OUR TRACK RECORD SPEAKS FOR ITSELF Based on the successes of our past projects, we are confident that this film will play at hundreds of national and international film festivals of all kinds. We'll also have screenings at universities, colleges, in museums, art galleries, and even around campfires. Besides being booked for a sneak preview at the Portland Q Docs in May, we have also been invited to screen the film in several other film festivals including the Subversive Film Festival in Zagreb, Croatia, and at the Exteresa Art Actual in Mexico City. We have not even sent out a press release and we’ve gotten Press. We have even accepted an invitation to show the unfinished film at UC Santa Cruz for the Education for Sustainable Living Program, (sneak peak). Eventually we hope to post the film online for everyone to see. We also intend to screen Goodbye Gauley Mountain in private homes and community centers to raise funds for environmental causes while driving cross-country during our August road trip to West Virginia on our way to visit Beth's family and our friends, and the communities depicted in the film.
With your generous backing, we can spread the word about mountain top removal and tell folks what they can do to help save the mountains that we all love. Up until now this has been a labor of love, but in order to finish we have to hire some hard-core professionals to work on tight schedule. We don’t expect to make a profit on this film; it’s eclectic, quirky, queer, and sexy. But if we do, we’ll spread the love with the folks who have generously donated their work, time and talents to this project.
BE A BACKER AND YOU SHALL BE RICHLY REWARDED Knowing you are a part of the rapidly growing ecosex movement will be the best reward of all, but we also have lots of goodies to exchange for your backing! Ecosex strategies hold potential to help change the course of environmental destruction caused by resource extraction. Goodbye Gauley Mountain is intended to generate hope and to seed the belief that we can still save some mountains if we act now.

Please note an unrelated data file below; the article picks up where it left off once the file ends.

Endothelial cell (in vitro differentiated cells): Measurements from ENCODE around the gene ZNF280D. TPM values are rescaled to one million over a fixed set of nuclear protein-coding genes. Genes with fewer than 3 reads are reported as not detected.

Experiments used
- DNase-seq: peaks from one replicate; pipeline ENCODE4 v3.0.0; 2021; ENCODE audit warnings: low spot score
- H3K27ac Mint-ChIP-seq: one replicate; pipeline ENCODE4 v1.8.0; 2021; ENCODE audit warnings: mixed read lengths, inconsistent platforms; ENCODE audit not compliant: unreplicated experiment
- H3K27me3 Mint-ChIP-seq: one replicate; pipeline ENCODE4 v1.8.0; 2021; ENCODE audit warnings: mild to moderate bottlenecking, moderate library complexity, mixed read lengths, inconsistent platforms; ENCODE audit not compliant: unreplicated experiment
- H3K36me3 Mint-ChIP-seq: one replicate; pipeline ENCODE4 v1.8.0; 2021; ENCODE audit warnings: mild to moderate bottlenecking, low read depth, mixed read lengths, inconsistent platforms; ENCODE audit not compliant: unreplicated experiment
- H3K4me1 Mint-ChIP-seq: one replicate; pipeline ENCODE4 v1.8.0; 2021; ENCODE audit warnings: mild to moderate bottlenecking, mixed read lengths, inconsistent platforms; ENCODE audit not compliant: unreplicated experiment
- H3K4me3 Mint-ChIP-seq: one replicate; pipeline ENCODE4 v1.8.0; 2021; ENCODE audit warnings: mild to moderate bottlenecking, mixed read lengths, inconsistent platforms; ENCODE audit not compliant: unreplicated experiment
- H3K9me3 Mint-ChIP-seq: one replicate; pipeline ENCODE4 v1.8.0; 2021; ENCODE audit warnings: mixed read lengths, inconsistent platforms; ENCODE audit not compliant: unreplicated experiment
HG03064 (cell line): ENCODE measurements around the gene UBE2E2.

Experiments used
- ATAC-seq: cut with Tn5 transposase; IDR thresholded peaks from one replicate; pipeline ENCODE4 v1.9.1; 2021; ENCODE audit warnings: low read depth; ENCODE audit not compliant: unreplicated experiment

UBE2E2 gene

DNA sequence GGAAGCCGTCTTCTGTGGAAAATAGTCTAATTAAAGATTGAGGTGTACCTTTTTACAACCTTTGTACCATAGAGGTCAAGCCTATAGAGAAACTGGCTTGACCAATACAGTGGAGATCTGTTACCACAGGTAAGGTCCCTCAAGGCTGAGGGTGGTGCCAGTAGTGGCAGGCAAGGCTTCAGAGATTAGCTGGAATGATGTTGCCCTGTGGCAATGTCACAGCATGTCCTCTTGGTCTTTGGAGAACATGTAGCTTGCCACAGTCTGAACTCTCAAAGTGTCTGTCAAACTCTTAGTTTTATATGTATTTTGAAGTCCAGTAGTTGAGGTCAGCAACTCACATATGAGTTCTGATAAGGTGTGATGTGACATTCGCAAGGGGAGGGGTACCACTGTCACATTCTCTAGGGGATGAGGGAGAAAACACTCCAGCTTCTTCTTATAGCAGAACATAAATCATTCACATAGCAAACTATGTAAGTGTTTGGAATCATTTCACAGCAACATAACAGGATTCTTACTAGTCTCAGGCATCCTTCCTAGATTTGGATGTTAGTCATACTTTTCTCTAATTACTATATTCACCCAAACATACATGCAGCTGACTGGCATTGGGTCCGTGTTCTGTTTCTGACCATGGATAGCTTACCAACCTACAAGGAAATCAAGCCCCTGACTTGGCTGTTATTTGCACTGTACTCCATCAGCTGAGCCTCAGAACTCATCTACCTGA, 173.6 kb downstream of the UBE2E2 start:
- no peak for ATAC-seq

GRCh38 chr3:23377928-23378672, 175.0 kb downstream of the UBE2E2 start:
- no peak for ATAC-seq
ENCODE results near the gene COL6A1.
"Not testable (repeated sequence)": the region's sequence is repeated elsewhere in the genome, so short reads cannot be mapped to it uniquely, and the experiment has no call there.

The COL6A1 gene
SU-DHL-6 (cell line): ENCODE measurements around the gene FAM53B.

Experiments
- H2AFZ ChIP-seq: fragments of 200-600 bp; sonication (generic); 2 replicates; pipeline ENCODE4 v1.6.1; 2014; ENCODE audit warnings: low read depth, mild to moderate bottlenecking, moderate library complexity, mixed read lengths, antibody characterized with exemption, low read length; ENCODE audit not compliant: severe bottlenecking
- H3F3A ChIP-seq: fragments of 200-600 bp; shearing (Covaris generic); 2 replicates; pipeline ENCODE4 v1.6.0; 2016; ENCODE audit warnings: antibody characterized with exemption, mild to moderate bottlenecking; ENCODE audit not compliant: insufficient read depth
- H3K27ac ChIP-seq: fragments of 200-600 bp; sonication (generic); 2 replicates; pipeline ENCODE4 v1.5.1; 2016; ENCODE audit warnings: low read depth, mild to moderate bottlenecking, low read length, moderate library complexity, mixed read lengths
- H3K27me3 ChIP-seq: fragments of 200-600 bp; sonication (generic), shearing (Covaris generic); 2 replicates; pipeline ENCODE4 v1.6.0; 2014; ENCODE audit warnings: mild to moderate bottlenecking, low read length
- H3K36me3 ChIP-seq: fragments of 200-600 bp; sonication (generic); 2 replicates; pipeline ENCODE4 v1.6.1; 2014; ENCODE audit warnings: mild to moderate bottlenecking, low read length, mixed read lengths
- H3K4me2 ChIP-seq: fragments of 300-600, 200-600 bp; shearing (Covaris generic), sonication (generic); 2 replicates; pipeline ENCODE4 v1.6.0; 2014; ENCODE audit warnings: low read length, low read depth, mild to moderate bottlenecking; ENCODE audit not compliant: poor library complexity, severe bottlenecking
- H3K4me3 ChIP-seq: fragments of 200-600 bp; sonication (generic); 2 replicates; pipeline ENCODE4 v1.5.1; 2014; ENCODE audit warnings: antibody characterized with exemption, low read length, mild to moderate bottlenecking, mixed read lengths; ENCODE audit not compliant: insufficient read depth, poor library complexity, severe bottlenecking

Please remember that if we don't raise the full amount of our goal, we don't get any funding. Help us get this important story out into the world. Thank you so much for any support.
Risks and challenges
We embraced many challenges in our three-year quest to make this film. We learned to climb trees for tree-sit protests, we shot footage at anti-MTR rallies in West Virginia, we defused tense encounters with state troopers by serenading them with the beautiful state song, “The West Virginia Hills,” and we negotiated passage through angry miners blockading the dirt road into the campground that hosted the social justice camp we love. We've professionally edited over 50 hours of footage to a 68 tight minutes, created a trailer, and launched the movie's website. We’ve done all of this through a mix of day jobs, grants, gifts, and private fundraisers. Its been a lot of hard work, but well worth it for this labor of love. Our only concern at this point is raising the last of the post production funds. We want this film to be ready for its sneak preview on May 17th. Finishing this film is an absolutely realistic goal. As you can see from our extensive websites, we always finish what we start!Learn about accountability on Kickstarter
- (33 days)